Queen's Speech: Academies Bill
- Prime Minister's Office, 10 Downing Street
- 25 May 2010
- Delivered on:
- (Speaker's notes, may differ from delivered version)
This was published under the 2010 to 2015 Conservative and Liberal Democrat coalition government
Notes on: "Legislation will be introduced to enable more schools to achieve academy status and give them greater freedoms over the curriculum."
Legislation will be introduced to enable more schools to achieve academy status and give them greater freedoms over the curriculum.
The purpose of the bill is to:
- the Academies bill will enable more schools to become Academies and give them the freedoms and flexibilities they need to continue to drive up standards
- the Government’s vision is to create a world beating school system in which every parent has access to a good school and all pupils achieve high standards. Our central aims are to raise standards for all children, while narrowing the gap between the attainment of the most and least advantaged
The main benefits of the bill would:
- allow maintained schools to apply to become academies and power for the Secretary of State to issue an Academy Order requiring the local authority to cease to maintain the school
- remove the requirement to consult the local authority before opening an Academy, thus simplifying and accelerating the process;
- require the consent of any existing (mainly church) foundations before a school applies to become an Academy.
- deem Academy trusts to be exempt charities;
- provide for secondary, primary and special schools to become Academies;
- ensure there is no change of religious character in the conversion process (such changes can be made through separate existing provisions);
- there will be no expansion of selection but grammar schools and other schools which select or partially select pupils will be able to continue to do so
- retain the existing legal requirement for funding agreements to last at least seven years (the agreement can still provide for intervention or termination, if the academy fails).
The main elements of the bill will:
- provide schools with the freedoms to deliver an excellent education in the way they see fit, within a broad framework where they are clearly accountable for the outcomes they deliver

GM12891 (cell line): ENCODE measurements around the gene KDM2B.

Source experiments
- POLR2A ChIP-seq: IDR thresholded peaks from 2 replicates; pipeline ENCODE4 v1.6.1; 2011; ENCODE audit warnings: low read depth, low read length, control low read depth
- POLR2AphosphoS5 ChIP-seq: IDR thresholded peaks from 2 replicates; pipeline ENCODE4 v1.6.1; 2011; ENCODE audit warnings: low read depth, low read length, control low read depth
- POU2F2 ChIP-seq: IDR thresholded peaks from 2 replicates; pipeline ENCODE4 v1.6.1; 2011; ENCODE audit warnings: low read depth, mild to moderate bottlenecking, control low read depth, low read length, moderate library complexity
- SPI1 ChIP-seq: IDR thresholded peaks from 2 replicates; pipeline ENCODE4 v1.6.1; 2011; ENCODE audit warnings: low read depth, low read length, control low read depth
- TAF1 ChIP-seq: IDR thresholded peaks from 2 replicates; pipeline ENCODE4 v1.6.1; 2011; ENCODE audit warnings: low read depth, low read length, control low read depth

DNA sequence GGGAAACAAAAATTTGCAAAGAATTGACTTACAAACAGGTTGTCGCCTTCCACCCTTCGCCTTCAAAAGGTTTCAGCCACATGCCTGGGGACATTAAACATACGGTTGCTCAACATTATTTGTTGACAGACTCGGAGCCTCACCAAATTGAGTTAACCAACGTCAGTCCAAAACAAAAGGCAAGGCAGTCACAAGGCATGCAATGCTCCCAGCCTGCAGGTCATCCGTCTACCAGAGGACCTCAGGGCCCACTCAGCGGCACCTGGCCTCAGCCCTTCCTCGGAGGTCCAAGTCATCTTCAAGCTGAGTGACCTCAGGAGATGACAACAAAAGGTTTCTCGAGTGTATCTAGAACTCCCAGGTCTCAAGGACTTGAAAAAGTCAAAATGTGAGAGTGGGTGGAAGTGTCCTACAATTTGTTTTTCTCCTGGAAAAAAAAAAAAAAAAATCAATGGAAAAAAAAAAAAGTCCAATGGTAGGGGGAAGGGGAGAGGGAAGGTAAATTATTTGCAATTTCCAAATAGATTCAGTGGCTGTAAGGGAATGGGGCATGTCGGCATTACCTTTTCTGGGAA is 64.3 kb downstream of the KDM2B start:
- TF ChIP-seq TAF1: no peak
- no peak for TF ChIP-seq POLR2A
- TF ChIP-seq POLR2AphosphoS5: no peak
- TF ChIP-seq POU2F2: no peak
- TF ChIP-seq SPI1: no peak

- enable all maintained schools to apply to become an Academy. For the first wave of applications, the key test for approving an academy conversion will be that the school is currently rated outstanding by Ofsted - the Secretary of State normally expects he will approve applications from outstanding schools unless they have a substantial financial deficit (more then £100,000) or other exceptional circumstances apply
- allow primary and special schools to apply to become an Academy in their own right for the first time and will benefit from the increased freedoms and flexibilities that this will offer
- make the process of applying to become an Academy as simple as possible without a requirement for Local Authorities to be consulted;
- allow schools which apply to become Academies to keep any surplus balance they hold
- the bill will automatically make all new Academies charities
We expect standards across the education sector to rise through the creation of more Academies. We expect a significant number to open in September and for the number to continue to grow each year;
NB. Academies will continue to be funded at a comparable level to maintained schools but will also get their share of the central funding that their LAs used to spend on their behalf. They will have freedom to allocate this funding in a way that focuses on the needs of their own pupils.
Existing legislation in this area
Section 482 of the Education Act 1996, as amended by Section 65 of the Education Act 2002, provides for the establishment of Academies and specifies the core characteristics of Academies.
The provisions of the Academies Bill will only apply in England and will therefore only permit an Academy to be established in England.
England and Wales is a single legal jurisdiction and so all laws passed are part of the law of England and Wales. The application of laws can apply to only one country or the other but the provisions of the Academies Bill will have no practical impact on, or application to, the organisation of schools in Wales.
Published: 25 May 2010